Team:Paris Bettencourt/Modeling


Team IGEM Paris 2011


Modeling in our project

Our modeling was organized around two main questions:

  • Can we explain the transfer through nanotubes?
  • What will be the behaviour of our constructs and how will it impact our experimental designs?

Answering those two questions was essential for our project. We needed to know what to expect in order to design our experiments properly and to know what kind of restults we should obtain.

Investigating nanotube transfer

In order to answer the first question, we investigated the physical properties of cell membrane and passive diffusion to comprehend how the transfer could occur. We came up with two different ideas that could explain molecule transfer through the nanotubes, and based our original models on these assumptions, done in Java for passive diffusion and in Matlab for assisted diffusion.These two novel models show that transfer through the nanotubes, whether happening by passive diffusion or the so-called assisted diffusion, is happening too quickly to be accurately measured by fluorescent microscopy. As nanotube transfer is too fast compared to genetic response to allow us to measure its time span correctly, our conclusion was that our designs would not allow us to determine which one of these two processes (passive or assisted diffusion) is dominant during the transfer. Even though this makes it impossible to create a definitive model of molecule transfer through the nanotubes, the information provided by our two alternative models gave us an insight on the time scale of the transfer.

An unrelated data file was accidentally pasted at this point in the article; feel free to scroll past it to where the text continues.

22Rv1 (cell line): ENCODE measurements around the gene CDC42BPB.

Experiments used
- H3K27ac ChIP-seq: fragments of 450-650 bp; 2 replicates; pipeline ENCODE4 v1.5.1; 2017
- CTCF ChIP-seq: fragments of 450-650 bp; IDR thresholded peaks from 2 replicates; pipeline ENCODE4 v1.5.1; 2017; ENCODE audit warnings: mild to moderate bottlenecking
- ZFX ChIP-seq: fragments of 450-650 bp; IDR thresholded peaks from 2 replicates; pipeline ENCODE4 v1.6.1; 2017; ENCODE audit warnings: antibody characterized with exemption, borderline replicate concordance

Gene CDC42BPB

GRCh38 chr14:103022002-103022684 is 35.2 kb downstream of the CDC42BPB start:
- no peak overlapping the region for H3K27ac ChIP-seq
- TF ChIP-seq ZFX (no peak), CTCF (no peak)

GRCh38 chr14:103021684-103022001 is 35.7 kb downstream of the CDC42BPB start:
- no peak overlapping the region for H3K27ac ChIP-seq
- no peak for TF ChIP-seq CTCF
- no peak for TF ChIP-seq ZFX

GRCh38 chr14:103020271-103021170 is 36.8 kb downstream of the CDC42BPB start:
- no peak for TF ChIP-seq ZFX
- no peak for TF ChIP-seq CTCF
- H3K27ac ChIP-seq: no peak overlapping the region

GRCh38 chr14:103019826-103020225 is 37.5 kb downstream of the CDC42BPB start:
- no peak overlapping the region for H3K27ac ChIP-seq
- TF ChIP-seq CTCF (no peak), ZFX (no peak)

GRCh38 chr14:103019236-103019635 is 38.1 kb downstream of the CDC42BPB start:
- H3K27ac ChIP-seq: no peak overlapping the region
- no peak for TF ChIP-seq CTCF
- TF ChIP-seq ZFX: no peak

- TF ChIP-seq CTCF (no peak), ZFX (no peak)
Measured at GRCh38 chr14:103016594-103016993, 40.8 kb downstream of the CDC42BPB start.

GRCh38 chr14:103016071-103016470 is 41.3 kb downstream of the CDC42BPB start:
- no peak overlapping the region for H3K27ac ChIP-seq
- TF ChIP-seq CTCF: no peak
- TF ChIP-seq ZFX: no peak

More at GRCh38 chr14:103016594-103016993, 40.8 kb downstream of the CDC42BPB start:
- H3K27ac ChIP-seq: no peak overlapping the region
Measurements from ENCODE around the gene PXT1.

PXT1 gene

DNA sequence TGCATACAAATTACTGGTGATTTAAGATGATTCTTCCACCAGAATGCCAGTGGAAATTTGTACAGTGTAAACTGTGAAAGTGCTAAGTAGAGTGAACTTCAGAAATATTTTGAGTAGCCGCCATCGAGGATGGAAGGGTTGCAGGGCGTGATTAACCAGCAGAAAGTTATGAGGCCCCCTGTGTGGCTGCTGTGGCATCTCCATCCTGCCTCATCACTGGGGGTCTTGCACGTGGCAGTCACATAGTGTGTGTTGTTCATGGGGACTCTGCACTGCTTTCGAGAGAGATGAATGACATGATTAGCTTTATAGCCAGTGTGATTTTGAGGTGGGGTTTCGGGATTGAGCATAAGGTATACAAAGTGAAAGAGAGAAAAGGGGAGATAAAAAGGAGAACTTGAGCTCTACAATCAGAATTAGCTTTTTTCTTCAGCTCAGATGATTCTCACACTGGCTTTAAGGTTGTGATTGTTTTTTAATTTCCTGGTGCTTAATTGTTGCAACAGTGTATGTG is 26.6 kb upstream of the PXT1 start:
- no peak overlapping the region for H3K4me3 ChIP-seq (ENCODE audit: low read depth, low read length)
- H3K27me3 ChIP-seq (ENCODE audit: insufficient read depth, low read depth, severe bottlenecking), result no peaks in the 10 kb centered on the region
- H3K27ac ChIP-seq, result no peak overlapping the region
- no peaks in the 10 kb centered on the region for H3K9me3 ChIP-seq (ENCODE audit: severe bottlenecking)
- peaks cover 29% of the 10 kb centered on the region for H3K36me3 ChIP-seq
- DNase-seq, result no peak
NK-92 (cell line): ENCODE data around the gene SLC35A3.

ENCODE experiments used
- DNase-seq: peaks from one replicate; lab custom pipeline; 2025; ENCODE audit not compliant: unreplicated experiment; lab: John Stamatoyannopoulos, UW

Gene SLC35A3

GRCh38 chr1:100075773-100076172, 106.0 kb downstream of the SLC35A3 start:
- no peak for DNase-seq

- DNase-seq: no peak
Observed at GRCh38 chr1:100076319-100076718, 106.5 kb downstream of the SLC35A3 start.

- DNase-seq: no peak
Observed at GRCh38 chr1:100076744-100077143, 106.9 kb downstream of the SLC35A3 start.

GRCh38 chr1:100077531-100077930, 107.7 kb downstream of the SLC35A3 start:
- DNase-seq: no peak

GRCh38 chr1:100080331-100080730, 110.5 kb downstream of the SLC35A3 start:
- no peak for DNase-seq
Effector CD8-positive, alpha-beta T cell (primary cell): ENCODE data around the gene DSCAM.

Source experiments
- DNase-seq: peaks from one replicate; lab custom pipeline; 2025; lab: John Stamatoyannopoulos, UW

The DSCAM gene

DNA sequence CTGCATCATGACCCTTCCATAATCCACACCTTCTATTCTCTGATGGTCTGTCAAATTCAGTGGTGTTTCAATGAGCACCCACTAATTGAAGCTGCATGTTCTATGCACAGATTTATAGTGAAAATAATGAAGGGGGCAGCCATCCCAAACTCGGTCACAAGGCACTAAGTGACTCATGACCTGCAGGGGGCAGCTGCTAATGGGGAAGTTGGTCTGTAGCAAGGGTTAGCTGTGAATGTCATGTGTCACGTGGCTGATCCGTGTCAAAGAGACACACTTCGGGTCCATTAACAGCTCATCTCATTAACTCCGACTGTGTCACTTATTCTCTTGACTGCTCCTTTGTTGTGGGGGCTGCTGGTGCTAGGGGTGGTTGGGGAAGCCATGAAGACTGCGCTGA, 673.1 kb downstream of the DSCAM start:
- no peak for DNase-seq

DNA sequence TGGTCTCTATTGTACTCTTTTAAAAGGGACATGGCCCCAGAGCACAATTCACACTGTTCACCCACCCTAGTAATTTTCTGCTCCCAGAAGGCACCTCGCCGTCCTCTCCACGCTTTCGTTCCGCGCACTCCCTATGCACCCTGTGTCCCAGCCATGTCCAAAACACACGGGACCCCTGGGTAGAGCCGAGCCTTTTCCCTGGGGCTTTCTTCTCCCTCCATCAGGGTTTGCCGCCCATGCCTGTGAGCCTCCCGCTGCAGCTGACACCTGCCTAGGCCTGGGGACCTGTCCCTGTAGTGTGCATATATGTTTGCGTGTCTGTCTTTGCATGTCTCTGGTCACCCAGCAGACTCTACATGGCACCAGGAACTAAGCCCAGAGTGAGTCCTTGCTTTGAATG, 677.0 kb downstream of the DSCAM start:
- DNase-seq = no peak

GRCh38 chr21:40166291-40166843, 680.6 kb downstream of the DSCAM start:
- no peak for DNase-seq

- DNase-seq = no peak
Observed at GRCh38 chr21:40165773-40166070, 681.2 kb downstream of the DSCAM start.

Passive diffusion in nanotubes We investigate here the hypothesis of passive diffusion through nanotubes.
Assisted diffusion We propose here a model explaining how diffusion through nanotubes could be "assisted" by the tension differential between cell walls.

Predicting the behaviour of our designs

The second question was a crucial step in the design of our experiments. Taking into account the predicted time scale and other information provided by our two general models, we were able to build models of each of our genetic networks. These models are an improvement of Uri Alon's approach in An Introduction to Systems Biology: Design Principles of Biological Circuits and were done in Matlab. With these models we showed that some designs might work better that the others. For instance, we prioritized the T7 RNA polymerase diffusion and tRNA diffusion systems and decided to concentrate our wet lab experiments and characterizatons in these systems. The ComS system, on the other hand, was less developed because of some disadvantages that our model predicted (high background even without induction, very high activation threshold mainly). Moreover, our models let us evaluate the response time of each of our our constructs. With these estimations, were able to prepare protocols for our microscopic experiments (by evaluating the characteristic response time of our system, the activation thresholds, etc.).

The basics about genetic networks modeling You can find here an introduction to our methods and the general idea behind most gene network models.
Our assumptions Because of the specificities of our project, we had to adapt the "classic" model to better represent our current situation. On top of that we made and justified a few other hypotheses detailed in this section.
Modeling our designs Models predicting the behaviour of our designs are detailled in this section.